This material forms a disk around the planet, called a circumplanetary disk (or CPD). A lot of the material from this disk eventually falls onto the planet, but some can also clump together as it orbits, forming moons.

Several young exoplanets observed have been thought to have CPDs, but the observations weren’t quite certain enough to make the claim… until now.

The ALMA (yellow) and VLT (red and blue) images of PDS 70 superposed show the locations of the two planets. Note the ALMA blob is offset from the infrared position of PDS 70b (below left of center). Credit: ALMA (ESO/NAOJ/NRAO) A. Isella; ESO

The ALMA (yellow) and VLT (red and blue) images of PDS 70 superposed show the locations of the two planets. Note the ALMA blob is offset from the infrared position of PDS 70b (below left of center). Credit: ALMA (ESO/NAOJ/NRAO) A. Isella; ESO

PDS 70 is a very young star, probably about 5 million years old, located about 370 light years away. A disk of material around the star was first seen in 2002. The disk is actually two rings of dust and gas, one close in to the star and a larger one much farther out, with a big gap between them. In 2018 an actively forming planet was seen in that gap, about 3.5 billion kilometers from the star (a little farther out than Uranus is from the Sun), directly detectable in infrared images taken using the Very Large Telescope. Called PDS 70b, it was found to be growing pretty rapidly, indicating it really is very young.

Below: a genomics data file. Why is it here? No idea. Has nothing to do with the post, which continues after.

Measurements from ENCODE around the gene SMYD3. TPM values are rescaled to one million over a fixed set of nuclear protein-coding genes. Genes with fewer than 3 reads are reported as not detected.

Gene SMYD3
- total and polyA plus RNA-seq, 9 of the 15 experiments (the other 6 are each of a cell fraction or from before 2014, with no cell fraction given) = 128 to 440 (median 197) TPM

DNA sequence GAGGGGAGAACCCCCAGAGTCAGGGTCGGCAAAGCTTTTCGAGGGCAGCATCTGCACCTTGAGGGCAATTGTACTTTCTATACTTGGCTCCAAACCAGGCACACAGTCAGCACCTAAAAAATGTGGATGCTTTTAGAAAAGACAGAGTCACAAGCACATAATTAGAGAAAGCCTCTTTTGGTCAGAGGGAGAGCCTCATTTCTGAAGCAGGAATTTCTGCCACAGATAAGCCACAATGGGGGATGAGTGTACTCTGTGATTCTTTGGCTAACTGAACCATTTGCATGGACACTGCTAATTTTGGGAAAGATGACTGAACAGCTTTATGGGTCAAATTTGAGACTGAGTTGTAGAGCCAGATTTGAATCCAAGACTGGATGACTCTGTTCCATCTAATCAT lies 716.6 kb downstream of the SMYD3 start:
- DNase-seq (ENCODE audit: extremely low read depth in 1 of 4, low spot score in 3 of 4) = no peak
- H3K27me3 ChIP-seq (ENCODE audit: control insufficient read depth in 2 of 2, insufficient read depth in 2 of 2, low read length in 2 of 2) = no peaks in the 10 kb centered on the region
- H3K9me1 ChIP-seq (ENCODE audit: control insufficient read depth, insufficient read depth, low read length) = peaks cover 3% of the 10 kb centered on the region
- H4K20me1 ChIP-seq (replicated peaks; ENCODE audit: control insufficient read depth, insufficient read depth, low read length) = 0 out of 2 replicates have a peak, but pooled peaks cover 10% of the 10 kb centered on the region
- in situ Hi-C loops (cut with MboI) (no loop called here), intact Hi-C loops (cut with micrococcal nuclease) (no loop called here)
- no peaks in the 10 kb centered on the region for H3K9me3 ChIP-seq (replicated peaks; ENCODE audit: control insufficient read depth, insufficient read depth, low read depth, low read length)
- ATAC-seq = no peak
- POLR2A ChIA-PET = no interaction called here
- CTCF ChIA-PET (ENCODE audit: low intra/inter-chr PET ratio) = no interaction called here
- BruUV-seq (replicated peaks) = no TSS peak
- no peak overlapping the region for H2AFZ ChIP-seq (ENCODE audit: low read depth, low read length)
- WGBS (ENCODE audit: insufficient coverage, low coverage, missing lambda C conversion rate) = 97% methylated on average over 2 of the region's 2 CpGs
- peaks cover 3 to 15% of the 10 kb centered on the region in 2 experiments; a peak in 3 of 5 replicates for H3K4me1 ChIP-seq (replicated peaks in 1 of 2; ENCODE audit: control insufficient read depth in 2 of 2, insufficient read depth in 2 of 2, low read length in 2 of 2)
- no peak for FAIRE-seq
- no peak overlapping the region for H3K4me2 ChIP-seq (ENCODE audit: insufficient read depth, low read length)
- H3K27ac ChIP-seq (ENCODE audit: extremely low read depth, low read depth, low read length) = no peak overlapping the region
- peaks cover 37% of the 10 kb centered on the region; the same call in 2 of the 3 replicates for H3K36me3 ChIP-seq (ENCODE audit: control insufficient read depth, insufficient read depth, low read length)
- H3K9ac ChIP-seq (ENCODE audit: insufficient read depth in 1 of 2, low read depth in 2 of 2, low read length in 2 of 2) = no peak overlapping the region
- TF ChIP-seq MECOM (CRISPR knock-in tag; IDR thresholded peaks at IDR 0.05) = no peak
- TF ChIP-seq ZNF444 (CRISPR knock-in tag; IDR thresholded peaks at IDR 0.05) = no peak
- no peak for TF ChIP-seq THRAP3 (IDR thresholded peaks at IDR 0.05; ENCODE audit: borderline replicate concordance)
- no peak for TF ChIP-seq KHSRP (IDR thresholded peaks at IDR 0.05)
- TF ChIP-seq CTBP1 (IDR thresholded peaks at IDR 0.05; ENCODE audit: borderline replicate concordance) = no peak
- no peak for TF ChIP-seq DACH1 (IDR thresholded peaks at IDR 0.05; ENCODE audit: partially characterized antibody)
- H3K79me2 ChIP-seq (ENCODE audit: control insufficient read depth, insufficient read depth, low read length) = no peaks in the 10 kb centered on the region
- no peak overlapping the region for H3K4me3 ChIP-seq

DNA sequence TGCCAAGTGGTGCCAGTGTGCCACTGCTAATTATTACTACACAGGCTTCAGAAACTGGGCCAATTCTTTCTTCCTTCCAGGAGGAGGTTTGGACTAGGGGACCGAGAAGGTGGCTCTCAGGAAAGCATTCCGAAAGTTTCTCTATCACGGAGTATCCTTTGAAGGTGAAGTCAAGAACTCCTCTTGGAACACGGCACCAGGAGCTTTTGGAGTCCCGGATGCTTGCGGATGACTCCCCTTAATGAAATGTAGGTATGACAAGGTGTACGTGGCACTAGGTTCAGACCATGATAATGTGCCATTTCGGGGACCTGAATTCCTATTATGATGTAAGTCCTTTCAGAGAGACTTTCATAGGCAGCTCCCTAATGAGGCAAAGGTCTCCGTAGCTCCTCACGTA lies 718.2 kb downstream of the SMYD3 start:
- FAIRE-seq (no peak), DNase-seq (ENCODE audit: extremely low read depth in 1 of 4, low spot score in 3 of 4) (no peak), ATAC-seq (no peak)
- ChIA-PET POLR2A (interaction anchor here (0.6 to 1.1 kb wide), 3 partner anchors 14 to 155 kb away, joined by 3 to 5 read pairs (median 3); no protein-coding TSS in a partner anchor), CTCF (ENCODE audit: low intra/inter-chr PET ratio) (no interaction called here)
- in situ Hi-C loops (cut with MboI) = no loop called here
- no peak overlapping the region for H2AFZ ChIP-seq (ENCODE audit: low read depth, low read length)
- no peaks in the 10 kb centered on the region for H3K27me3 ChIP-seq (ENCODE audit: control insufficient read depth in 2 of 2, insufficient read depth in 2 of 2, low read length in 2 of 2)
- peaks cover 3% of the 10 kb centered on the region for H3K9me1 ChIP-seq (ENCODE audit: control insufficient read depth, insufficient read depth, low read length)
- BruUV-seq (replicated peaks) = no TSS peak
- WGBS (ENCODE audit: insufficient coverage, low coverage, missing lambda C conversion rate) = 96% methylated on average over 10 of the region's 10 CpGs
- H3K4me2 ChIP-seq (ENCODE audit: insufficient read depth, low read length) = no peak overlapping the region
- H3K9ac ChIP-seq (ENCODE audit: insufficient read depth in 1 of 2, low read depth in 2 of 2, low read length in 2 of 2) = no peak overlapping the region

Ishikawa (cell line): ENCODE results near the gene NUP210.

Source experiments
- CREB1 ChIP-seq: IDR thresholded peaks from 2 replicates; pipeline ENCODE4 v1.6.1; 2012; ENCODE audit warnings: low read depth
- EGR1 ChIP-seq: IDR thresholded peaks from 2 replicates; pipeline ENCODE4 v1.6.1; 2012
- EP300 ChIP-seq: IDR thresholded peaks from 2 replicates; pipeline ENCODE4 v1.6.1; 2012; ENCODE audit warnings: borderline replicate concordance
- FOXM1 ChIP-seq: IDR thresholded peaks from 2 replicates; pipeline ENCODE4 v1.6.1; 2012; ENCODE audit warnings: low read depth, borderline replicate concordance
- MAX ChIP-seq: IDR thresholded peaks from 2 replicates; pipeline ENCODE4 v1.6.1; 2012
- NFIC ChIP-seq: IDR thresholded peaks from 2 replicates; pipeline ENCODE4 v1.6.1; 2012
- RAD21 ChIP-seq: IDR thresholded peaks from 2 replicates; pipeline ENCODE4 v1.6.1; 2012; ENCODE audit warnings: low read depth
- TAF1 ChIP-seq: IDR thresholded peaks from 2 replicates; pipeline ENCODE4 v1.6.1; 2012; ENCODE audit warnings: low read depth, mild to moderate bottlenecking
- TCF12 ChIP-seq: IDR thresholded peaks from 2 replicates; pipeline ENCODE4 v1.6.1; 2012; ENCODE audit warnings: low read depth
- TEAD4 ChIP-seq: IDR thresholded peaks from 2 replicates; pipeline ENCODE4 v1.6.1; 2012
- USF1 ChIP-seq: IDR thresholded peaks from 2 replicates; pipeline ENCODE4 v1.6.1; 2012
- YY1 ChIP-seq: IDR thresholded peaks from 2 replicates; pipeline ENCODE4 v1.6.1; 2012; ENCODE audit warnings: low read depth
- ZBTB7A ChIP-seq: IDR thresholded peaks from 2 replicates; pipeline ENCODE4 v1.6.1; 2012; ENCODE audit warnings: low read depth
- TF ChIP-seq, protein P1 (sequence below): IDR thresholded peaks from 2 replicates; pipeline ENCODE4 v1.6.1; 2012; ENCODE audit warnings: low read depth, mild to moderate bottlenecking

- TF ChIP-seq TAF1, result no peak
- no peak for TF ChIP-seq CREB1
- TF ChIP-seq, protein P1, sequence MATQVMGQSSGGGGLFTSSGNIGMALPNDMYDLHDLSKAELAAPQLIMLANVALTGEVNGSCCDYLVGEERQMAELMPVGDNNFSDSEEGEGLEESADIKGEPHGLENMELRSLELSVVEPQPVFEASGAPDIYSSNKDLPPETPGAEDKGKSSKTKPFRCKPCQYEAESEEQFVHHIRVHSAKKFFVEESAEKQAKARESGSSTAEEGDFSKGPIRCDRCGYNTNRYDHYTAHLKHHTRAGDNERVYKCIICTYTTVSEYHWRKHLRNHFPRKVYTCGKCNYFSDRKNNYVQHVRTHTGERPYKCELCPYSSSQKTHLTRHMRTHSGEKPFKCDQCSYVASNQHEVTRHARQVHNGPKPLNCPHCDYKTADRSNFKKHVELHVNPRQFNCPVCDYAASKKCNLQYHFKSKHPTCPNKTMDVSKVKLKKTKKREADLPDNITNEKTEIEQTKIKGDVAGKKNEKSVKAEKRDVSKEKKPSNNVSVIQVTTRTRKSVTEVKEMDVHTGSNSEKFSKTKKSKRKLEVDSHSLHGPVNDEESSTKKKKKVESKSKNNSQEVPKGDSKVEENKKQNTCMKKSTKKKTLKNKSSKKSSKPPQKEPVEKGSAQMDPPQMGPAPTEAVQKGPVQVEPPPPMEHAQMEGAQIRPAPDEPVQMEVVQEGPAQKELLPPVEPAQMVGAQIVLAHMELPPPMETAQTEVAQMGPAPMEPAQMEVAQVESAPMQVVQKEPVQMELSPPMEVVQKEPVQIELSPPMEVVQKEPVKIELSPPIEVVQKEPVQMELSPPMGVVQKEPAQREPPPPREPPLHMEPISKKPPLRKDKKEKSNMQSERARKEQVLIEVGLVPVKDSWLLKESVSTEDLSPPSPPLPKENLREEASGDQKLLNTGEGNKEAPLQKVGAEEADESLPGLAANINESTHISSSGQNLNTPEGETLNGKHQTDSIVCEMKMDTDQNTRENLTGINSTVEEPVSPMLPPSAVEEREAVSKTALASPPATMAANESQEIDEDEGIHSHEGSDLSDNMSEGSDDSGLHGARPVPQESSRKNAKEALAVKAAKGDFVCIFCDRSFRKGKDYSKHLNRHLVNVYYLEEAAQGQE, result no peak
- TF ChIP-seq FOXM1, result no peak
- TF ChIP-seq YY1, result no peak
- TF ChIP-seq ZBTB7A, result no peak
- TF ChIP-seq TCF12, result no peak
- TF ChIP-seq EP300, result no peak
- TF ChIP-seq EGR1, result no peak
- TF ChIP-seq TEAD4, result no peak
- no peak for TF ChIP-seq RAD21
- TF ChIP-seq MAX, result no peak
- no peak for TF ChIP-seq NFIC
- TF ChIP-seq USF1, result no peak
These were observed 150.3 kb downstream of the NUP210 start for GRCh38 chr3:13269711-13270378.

Then, in 2019, a second planet was found orbiting the star as well. Called PDS 70c, it’s farther out than PDS 70b, orbiting the star just inside the inner edge of the outer ring, about 5.3 billion km from the star (a bit farther than Neptune is from the Sun).

The new ALMA images go farther than that. They detect the outer ring, and both planets. But there’s a twist. At these wavelengths, the planet is predicted to be relatively faint. However, PDS 70c is much brighter than expected. The simplest explanation is that it’s surrounded by its own disk of material, its own CPD. This disk is far too small to be resolved by ALMA, but the observations fit with it being a disk made of warm dust. This is the first time such a disk has been detected with confidence.

The amount of material in the disk is low, indicating the planet may be in the late stages of formation, and has already siphoned out most of the material from the CPD it can. But this disk, besides feeding the planet, is where astronomers think moons form, too.

Image of the disk around the star PDS 70 (masked out to reduce brightness), showing the planet PDS 70b (bright spot to lower right). Credit: ESO/A. Müller et al.

Image of the disk around the star PDS 70 (masked out to reduce brightness), showing the planet PDS 70b (bright spot to lower right). Credit: ESO/A. Müller et al.